What would it look like for him, he wondered, when he wrapped things up?

Why?

It was a question that crossed Robin’s mind more often these days, now that he had put in roughly 35 years as a professional entertainer and more than 60 as a human being.

What did he still get out of doing what he was doing, and why did he feel the compulsion to keep doing it? He had already enjoyed nearly all of the accomplishments that one could hope for in his field, tasted the richest successes, won most of the major awards. Every stage of his career had been an adventure into the unknown, an improvisation in its own right, but there was truly no road map for where he was now. Everything came to an end at some point; it was a reality he accepted and confronted so often in his work, even as he tried to out-race it. What would it look like for him, he wondered, when he wrapped things up and told the crowd good night for the last time? How could it be anything other than devastating?

~ Dave Itzkoff, from Inside the Final Days of Robin Williams (Vanity Fair, May 8, 2018)


Notes: Dave Itzkoff traces the last few months of Williams’s life in this Vanity Fair excerpt from his Biography on Robin Williams titled “Robin” published on May 15, 2018.  In the months that preceded his death, Williams faced daunting challenges, both professionally and personally.

More from Morford

robin-williams

(Yet) another great piece by Mark Morford on the aftermath of Robin Williams death titled: A little spark of madness:

Was this really necessary?…

No answer comes. This is the beautiful, brutal secret of the universe. No answer ever comes. It just keeps dancing.

…Really now, do we not invent many of our own demons, feed and coddle them, manufacture and amplify and make them into unstoppable armies? Given the size of the population, our rapacious rates of consumption, the dazzling reach of the Internet and the speed at which suffering can now gain traction and travel, we have more potential threats to the stability of our psyche – both personal and collective – than we’ve ever had before…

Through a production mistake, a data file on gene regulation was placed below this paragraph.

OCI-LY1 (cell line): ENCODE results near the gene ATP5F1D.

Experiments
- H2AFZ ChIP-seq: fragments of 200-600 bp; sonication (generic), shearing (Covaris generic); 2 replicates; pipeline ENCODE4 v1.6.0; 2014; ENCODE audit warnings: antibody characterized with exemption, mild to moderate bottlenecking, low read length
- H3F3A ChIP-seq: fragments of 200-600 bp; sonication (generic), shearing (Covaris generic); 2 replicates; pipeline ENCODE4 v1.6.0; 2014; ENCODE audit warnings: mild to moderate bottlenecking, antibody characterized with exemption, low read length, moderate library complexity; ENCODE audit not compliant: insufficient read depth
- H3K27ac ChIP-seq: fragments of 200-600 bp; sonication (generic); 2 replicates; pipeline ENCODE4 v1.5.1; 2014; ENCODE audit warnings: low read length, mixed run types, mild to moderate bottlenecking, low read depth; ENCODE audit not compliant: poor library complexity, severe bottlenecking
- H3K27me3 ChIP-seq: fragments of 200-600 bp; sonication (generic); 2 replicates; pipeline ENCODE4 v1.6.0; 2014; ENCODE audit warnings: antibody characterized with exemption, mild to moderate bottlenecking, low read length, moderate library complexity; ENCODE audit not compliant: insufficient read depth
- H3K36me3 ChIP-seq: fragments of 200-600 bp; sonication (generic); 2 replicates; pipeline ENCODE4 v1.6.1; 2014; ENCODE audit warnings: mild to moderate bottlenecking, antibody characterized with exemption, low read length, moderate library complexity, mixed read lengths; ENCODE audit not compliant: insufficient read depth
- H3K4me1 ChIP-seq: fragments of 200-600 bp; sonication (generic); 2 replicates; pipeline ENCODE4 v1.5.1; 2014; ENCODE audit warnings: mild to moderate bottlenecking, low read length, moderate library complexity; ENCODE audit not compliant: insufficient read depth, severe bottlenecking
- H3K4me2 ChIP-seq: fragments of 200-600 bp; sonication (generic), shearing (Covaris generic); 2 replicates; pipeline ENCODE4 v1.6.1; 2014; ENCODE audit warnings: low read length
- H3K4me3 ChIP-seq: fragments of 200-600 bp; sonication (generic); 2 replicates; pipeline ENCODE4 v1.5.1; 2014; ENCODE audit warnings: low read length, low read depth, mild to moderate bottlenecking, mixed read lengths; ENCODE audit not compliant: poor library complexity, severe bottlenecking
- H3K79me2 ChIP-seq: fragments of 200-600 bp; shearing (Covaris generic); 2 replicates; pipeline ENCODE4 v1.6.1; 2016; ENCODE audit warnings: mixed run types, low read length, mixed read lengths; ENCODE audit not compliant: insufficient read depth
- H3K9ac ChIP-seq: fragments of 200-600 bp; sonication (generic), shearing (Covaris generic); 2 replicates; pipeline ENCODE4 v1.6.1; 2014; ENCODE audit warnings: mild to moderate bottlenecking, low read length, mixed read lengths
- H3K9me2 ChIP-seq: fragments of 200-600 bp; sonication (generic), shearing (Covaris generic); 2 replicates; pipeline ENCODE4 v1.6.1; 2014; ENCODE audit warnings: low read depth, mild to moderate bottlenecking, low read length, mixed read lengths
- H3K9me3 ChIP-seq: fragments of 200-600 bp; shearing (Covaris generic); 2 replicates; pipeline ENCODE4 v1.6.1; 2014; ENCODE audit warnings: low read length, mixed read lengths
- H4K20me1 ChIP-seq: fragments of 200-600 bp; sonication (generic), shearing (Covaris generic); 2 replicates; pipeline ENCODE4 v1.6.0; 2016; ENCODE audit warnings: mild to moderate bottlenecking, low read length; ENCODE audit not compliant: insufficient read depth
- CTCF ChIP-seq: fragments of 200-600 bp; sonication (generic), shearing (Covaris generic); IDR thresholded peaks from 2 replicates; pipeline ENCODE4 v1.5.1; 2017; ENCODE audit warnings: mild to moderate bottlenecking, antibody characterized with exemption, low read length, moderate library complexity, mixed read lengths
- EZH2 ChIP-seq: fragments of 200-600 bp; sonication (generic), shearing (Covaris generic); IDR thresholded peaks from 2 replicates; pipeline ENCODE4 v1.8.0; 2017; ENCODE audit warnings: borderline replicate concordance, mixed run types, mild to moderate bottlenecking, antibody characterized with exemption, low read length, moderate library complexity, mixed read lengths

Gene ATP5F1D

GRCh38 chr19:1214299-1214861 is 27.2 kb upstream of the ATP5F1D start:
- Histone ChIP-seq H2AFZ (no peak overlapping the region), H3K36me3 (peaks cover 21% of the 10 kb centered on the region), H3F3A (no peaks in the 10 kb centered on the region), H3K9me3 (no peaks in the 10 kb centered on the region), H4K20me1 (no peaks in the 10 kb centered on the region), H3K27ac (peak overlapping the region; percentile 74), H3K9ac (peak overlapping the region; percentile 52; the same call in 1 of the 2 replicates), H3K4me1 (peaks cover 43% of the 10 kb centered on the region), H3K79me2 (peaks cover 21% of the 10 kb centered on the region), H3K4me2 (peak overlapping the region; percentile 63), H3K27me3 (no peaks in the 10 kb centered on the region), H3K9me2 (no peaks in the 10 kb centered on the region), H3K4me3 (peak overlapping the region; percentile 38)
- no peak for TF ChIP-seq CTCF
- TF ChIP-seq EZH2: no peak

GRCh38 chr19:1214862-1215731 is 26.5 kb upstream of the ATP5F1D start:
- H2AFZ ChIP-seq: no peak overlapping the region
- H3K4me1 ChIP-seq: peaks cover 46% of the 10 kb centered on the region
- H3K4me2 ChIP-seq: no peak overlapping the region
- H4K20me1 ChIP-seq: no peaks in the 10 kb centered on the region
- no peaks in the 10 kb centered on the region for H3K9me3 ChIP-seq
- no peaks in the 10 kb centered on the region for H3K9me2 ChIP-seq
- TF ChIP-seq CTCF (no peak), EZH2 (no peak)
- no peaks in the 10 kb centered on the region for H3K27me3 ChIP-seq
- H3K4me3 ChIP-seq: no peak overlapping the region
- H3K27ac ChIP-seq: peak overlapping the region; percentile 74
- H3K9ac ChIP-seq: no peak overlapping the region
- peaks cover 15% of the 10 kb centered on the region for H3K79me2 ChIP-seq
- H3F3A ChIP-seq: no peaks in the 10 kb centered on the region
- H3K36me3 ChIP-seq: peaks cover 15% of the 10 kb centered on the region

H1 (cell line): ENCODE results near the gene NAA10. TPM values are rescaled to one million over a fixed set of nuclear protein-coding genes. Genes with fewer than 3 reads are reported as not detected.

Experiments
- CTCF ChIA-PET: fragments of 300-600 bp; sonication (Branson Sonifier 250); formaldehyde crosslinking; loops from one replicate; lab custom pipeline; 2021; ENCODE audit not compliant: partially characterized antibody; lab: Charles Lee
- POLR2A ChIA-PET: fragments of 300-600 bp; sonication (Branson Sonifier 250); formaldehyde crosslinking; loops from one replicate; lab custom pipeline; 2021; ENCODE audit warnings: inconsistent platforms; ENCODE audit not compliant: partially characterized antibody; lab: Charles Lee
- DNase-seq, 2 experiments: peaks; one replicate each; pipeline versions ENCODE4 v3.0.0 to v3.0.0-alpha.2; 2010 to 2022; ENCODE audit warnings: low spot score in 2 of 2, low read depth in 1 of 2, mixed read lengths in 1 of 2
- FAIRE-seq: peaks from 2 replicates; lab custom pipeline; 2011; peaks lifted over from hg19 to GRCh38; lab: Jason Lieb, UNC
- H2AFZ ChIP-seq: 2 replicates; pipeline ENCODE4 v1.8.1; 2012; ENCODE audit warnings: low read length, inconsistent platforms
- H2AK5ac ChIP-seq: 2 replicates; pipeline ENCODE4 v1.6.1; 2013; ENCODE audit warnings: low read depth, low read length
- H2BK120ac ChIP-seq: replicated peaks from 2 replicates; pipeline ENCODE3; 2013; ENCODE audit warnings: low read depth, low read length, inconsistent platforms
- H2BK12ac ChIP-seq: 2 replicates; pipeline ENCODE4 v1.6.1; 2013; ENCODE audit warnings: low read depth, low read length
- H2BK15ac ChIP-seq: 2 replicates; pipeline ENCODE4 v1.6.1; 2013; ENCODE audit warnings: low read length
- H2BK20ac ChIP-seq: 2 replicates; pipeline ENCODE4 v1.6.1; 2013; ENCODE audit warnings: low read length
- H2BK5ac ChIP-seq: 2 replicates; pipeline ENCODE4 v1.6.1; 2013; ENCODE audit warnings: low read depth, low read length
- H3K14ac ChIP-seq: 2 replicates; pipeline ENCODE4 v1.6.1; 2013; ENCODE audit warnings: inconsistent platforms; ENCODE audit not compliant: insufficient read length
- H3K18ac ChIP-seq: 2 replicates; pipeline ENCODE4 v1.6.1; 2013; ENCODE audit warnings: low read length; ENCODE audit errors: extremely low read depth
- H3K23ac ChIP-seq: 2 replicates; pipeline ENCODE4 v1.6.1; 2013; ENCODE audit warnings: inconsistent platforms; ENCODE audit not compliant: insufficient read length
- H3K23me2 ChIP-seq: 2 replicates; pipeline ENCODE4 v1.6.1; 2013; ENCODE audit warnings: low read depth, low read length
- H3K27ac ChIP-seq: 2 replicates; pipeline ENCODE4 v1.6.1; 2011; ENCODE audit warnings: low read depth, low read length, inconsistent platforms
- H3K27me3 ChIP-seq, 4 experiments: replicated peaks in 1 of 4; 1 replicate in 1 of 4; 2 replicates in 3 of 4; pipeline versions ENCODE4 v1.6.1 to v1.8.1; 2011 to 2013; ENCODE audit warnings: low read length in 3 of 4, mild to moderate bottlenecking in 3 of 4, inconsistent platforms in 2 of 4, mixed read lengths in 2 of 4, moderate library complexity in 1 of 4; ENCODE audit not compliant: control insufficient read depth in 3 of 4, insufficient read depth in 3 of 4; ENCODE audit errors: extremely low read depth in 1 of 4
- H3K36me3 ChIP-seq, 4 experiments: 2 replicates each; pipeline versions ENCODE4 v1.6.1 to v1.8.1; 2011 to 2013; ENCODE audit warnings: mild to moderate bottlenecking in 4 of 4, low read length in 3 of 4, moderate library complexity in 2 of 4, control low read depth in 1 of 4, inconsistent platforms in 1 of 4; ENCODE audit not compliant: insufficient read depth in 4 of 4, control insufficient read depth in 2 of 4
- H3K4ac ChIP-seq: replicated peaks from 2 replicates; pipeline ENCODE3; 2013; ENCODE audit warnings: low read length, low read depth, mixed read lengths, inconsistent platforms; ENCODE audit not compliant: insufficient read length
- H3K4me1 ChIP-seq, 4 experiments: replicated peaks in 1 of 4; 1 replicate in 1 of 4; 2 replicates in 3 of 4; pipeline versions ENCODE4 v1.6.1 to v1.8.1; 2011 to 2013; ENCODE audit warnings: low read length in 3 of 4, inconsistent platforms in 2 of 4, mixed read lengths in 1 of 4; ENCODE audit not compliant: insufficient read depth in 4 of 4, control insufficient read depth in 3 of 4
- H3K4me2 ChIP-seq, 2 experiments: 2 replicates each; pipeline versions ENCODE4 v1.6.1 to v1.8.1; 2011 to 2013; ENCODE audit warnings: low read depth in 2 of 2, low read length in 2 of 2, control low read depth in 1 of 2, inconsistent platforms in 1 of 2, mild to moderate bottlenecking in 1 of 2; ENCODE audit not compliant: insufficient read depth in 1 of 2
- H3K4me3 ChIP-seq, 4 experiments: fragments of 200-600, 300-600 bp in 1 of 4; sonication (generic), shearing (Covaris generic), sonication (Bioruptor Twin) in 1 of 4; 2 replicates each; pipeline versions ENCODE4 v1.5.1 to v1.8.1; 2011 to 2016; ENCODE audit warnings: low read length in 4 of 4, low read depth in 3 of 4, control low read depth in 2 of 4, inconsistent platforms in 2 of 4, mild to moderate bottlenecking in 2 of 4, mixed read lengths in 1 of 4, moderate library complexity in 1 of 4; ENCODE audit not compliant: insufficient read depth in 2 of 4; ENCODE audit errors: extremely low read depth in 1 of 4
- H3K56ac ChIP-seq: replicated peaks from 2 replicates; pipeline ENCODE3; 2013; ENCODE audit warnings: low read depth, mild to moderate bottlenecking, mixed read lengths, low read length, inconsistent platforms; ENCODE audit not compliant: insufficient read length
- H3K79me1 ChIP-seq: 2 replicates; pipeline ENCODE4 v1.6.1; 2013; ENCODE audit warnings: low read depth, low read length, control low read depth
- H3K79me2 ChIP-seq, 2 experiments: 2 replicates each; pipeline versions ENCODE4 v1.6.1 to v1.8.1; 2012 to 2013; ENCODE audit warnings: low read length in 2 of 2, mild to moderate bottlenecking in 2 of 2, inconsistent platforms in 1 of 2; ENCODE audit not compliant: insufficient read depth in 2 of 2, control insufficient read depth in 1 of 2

But then, what of the popular Jungian notion that the dark side, the shadow is ever-present and ever lurking? What do we make of the idea that we are ever at the mercy of our own treacherous temptations and inherent flaws? What of the fear that whatever took down Williams is ever breathing at all our doors?…

What do you think?…

Read his wonderful perspective and inspirational conclusion @ A little spark of madness:


Credits: Image form Living in Maine

What will your verse be?

Dead-Poets-Society-01

We don’t read and write poetry because it’s cute. We read and write poetry because we are members of the human race. And the human race is filled with passion. And medicine, law, business, engineering, these are noble pursuits and necessary to sustain life. But poetry, beauty, romance, love, these are what we stay alive for. To quote from Whitman, “O me! O life!… of the questions of these recurring; of the endless trains of the faithless… of cities filled with the foolish; what good amid these, O me, O life?” Answer. That you are here – that life exists, and identity; that the powerful play goes on and you may contribute a verse. That the powerful play *goes on* and you may contribute a verse. What will your verse be?

~ Robin Williams as John Keating, Dead Poets Society (1989)


Credits: Image – creofire. Quote – imdb.com

Good Morning, Vietnam


The Best Robin Williams’ moments from the movie Good Morning, Vietnam. Robin Williams, RIP, 1951-2014.


Is it a blessing? Totally.

robin-williams

Interview in The Guardian, September, 2010:

He takes everything, he says, more slowly now…”You know, I was shameful, and you do stuff that causes disgust, and that’s hard to recover from. You can say, ‘I forgive you’ and all that stuff, but it’s not the same as recovering from it. It’s not coming back.”

…it may well be down to the open-heart surgery he underwent early last year, when surgeons replaced his aortic valve with one from a pig.

“Oh, God, you find yourself getting emotional. It breaks through your barrier, you’ve literally cracked the armour. And you’ve got no choice, it literally breaks you open. And you feel really mortal.” Does the intimation of mortality live with him still? “Totally.” Is it a blessing? “Totally.”

– Robin Williams, 63,  [July 29th 1951 – August 11th 2014]. RIP.

 


Notes: Photo – Tracylord

 

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